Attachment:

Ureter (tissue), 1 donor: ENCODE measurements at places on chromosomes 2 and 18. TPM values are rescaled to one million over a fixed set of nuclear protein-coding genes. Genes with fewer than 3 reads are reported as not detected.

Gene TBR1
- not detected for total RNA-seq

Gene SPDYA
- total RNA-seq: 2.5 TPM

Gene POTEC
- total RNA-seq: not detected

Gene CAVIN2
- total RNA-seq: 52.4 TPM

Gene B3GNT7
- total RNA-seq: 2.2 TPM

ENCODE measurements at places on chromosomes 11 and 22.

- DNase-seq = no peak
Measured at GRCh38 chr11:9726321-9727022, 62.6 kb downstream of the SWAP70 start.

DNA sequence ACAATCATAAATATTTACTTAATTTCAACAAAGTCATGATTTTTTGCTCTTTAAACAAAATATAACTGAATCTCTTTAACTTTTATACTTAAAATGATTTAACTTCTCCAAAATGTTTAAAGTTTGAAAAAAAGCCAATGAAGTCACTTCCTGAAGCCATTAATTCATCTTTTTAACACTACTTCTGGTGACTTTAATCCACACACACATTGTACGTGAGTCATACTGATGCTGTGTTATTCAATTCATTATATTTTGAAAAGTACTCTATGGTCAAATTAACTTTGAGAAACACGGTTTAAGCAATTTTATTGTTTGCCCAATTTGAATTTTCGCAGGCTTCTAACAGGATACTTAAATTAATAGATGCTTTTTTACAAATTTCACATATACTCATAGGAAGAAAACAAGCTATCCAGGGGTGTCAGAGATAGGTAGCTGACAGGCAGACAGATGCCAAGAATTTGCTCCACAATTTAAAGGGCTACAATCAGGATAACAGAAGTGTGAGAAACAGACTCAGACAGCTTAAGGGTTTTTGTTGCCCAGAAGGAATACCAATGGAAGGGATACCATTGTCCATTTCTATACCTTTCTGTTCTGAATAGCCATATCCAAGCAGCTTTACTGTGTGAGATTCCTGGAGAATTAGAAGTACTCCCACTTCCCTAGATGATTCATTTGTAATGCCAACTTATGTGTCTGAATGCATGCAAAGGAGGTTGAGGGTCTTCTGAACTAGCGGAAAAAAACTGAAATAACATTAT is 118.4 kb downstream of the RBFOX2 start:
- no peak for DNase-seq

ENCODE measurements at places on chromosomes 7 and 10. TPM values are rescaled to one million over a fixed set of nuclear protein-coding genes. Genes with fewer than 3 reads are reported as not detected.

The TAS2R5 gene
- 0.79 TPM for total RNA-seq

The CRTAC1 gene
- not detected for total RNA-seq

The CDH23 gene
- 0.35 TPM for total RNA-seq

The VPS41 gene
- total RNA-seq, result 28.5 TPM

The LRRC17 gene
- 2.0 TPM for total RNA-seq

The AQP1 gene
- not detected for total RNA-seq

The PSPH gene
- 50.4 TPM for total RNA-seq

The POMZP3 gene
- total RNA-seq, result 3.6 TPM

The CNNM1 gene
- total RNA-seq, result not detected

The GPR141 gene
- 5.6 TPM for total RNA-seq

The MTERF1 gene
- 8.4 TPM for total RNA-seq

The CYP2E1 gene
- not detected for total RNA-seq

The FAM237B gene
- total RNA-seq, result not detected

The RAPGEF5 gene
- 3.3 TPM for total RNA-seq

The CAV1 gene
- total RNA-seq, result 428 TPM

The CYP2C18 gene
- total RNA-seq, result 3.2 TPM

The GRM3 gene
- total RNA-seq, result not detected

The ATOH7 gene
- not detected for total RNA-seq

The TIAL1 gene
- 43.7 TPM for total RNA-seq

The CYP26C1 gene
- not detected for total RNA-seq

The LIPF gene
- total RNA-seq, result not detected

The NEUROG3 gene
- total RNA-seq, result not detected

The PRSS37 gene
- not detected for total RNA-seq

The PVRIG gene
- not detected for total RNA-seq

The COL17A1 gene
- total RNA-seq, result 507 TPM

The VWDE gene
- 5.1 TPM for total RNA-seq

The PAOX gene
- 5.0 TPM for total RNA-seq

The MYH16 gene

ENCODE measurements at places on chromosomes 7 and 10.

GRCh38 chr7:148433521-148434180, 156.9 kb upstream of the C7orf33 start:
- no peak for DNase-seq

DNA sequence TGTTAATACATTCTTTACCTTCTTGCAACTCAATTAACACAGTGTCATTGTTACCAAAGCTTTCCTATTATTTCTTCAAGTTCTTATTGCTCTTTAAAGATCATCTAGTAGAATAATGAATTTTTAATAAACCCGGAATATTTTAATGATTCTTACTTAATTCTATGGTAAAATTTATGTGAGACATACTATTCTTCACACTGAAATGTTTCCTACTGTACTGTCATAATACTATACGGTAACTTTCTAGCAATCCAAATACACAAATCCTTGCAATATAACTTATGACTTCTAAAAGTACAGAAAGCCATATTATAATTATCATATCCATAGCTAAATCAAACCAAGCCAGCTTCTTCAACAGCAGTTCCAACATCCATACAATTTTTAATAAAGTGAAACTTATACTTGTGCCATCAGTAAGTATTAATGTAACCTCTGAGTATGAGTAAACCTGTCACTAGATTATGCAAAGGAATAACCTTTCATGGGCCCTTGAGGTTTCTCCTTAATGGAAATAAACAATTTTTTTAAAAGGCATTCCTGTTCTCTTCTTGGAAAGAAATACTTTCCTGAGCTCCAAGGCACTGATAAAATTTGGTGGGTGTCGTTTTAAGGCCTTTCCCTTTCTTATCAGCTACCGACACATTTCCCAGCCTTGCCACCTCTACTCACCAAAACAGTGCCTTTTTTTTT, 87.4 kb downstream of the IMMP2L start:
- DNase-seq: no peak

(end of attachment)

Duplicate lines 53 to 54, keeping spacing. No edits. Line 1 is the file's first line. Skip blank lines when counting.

- not detected for total RNA-seq

The TIAL1 gene